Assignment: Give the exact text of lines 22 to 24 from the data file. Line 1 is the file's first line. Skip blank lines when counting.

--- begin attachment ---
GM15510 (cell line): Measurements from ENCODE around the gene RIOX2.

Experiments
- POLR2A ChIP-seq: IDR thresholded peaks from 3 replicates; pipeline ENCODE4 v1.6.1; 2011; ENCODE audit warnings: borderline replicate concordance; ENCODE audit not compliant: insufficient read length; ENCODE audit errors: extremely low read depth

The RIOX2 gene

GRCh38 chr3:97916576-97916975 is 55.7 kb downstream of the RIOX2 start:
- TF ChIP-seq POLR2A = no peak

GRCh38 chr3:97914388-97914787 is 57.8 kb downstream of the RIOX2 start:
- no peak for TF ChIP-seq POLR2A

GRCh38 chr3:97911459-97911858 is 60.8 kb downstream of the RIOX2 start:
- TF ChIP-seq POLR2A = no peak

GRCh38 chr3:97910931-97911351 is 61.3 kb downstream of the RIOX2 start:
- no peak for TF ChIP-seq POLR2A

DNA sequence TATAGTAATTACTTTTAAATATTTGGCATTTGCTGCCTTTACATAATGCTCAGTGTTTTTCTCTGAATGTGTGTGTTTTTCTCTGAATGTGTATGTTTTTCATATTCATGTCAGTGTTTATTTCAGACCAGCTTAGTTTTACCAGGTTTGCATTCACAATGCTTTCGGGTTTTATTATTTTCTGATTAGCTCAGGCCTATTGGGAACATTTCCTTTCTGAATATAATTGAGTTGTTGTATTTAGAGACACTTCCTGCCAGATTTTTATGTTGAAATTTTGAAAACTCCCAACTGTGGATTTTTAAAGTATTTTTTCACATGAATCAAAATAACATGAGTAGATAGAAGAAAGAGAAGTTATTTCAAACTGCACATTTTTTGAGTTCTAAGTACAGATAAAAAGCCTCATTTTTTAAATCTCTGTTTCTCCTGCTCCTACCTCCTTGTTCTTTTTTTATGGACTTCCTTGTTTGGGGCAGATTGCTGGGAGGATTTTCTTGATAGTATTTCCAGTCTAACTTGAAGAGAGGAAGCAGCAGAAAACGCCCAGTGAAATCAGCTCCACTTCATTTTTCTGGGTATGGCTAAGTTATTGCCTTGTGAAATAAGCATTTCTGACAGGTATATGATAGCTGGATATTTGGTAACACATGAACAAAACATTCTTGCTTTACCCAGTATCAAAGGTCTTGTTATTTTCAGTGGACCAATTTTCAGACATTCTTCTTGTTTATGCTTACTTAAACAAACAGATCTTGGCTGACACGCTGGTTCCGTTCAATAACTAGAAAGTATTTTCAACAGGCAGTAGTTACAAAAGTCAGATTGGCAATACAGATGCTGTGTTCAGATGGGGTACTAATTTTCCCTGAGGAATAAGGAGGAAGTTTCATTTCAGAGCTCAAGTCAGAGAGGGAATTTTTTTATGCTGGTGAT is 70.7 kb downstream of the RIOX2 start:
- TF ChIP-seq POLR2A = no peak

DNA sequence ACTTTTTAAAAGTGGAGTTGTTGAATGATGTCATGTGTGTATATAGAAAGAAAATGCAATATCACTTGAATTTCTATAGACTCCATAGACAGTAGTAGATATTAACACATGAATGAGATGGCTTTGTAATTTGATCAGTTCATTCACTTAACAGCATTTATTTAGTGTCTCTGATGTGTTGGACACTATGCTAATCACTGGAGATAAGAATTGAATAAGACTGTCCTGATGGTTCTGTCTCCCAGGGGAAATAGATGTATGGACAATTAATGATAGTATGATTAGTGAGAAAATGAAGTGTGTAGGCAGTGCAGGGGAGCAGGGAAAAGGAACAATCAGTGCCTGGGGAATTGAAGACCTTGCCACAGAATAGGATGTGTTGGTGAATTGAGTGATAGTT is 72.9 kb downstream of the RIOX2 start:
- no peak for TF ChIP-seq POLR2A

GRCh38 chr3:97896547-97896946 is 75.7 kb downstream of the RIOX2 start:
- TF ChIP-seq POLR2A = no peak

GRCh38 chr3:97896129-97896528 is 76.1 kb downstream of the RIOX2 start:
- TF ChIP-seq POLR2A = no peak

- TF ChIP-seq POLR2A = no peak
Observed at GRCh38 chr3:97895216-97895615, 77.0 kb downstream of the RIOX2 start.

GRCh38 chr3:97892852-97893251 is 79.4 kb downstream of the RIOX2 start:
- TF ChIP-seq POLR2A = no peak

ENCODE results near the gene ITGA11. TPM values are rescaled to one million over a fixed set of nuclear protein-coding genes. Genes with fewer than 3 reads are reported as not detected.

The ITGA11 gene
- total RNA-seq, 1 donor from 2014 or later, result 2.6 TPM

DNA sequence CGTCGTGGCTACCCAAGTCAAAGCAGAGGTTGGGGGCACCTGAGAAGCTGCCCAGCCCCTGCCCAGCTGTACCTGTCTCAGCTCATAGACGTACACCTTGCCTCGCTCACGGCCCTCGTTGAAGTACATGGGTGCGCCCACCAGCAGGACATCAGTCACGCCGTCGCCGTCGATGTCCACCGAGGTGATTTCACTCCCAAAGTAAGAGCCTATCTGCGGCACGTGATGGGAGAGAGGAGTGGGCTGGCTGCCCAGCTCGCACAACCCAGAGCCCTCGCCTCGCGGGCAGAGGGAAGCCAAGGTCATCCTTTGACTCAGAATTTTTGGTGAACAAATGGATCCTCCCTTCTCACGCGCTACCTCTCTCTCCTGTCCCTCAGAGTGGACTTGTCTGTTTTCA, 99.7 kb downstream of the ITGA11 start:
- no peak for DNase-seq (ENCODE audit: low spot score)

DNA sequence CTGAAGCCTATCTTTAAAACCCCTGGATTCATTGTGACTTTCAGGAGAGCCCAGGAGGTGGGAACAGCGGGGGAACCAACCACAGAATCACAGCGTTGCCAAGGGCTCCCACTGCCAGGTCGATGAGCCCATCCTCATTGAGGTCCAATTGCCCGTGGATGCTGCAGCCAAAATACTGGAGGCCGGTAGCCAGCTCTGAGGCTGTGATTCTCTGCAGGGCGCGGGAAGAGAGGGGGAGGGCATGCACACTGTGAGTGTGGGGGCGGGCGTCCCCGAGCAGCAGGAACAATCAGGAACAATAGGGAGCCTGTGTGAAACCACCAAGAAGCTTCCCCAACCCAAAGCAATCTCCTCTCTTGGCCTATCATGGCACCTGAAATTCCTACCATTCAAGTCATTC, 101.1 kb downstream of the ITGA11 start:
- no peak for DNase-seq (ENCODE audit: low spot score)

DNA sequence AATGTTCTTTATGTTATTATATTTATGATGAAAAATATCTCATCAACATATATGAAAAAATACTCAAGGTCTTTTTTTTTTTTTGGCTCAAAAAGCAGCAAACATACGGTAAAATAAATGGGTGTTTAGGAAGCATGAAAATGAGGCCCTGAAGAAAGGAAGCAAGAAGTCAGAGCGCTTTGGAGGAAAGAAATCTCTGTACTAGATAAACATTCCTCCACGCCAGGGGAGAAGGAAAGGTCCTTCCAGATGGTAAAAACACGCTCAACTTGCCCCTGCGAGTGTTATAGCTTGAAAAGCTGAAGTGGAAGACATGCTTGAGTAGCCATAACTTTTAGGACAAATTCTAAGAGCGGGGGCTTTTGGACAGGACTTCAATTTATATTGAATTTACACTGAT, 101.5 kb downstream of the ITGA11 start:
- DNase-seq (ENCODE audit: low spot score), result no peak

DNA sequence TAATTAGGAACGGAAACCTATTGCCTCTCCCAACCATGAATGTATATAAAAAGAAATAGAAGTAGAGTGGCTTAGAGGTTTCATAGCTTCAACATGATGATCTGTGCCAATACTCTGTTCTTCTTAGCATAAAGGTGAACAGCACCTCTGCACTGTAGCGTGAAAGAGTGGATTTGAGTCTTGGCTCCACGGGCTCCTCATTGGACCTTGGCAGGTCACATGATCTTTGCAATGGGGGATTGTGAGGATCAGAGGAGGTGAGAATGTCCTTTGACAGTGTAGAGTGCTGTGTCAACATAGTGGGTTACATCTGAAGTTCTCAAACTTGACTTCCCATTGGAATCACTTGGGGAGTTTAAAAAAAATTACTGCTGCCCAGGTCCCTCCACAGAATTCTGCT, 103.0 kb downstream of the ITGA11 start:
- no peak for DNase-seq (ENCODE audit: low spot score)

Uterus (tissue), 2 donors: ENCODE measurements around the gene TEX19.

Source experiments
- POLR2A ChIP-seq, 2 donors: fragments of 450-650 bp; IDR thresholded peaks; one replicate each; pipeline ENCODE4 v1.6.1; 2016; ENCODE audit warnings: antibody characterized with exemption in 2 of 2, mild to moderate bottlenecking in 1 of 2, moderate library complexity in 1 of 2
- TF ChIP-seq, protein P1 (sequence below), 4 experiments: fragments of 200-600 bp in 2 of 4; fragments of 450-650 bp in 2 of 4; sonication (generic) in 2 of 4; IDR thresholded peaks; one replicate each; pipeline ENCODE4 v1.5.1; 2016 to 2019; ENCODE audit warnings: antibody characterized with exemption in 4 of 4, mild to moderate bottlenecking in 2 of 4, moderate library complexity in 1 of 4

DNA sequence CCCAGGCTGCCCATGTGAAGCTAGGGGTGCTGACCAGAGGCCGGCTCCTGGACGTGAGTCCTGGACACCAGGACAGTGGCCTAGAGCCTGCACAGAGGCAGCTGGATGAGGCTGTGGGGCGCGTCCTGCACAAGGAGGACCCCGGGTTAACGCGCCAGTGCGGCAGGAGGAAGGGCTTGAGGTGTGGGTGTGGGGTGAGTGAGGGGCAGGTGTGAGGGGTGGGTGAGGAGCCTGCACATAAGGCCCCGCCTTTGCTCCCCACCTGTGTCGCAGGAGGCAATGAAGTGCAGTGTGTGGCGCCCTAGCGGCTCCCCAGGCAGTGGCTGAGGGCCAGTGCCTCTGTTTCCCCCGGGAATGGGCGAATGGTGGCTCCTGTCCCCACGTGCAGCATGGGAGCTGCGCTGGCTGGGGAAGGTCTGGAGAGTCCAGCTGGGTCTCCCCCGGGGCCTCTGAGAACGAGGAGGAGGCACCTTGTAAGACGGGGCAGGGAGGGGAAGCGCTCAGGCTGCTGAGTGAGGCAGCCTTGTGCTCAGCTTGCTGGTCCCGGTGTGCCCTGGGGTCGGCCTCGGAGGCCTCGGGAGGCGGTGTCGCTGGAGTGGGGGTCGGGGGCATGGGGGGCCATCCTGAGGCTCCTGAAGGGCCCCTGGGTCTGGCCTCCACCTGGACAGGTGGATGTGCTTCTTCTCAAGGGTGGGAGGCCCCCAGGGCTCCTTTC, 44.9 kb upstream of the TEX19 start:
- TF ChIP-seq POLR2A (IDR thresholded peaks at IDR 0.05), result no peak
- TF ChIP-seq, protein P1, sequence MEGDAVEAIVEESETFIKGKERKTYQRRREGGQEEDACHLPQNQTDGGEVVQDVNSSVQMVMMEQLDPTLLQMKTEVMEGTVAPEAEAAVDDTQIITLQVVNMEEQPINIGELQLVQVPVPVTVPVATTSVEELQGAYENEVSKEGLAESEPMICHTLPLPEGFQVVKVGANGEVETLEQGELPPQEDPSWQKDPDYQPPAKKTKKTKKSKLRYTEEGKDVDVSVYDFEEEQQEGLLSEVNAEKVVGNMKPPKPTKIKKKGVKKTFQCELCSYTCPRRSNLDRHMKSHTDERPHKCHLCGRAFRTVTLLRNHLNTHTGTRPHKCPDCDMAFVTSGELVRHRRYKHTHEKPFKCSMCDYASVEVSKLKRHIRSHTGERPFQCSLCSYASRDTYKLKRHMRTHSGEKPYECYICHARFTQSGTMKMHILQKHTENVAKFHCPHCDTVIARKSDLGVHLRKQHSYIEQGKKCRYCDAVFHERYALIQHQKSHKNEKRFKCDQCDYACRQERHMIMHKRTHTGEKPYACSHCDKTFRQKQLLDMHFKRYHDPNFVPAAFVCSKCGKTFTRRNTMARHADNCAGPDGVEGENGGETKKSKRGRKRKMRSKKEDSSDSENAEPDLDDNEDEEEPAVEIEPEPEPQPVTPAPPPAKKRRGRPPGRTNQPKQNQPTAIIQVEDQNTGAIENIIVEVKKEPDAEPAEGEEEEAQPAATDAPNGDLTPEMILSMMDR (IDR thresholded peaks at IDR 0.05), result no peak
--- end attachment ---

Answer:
Observed at GRCh38 chr3:97895216-97895615, 77.0 kb downstream of the RIOX2 start.

GRCh38 chr3:97892852-97893251 is 79.4 kb downstream of the RIOX2 start:
- TF ChIP-seq POLR2A = no peak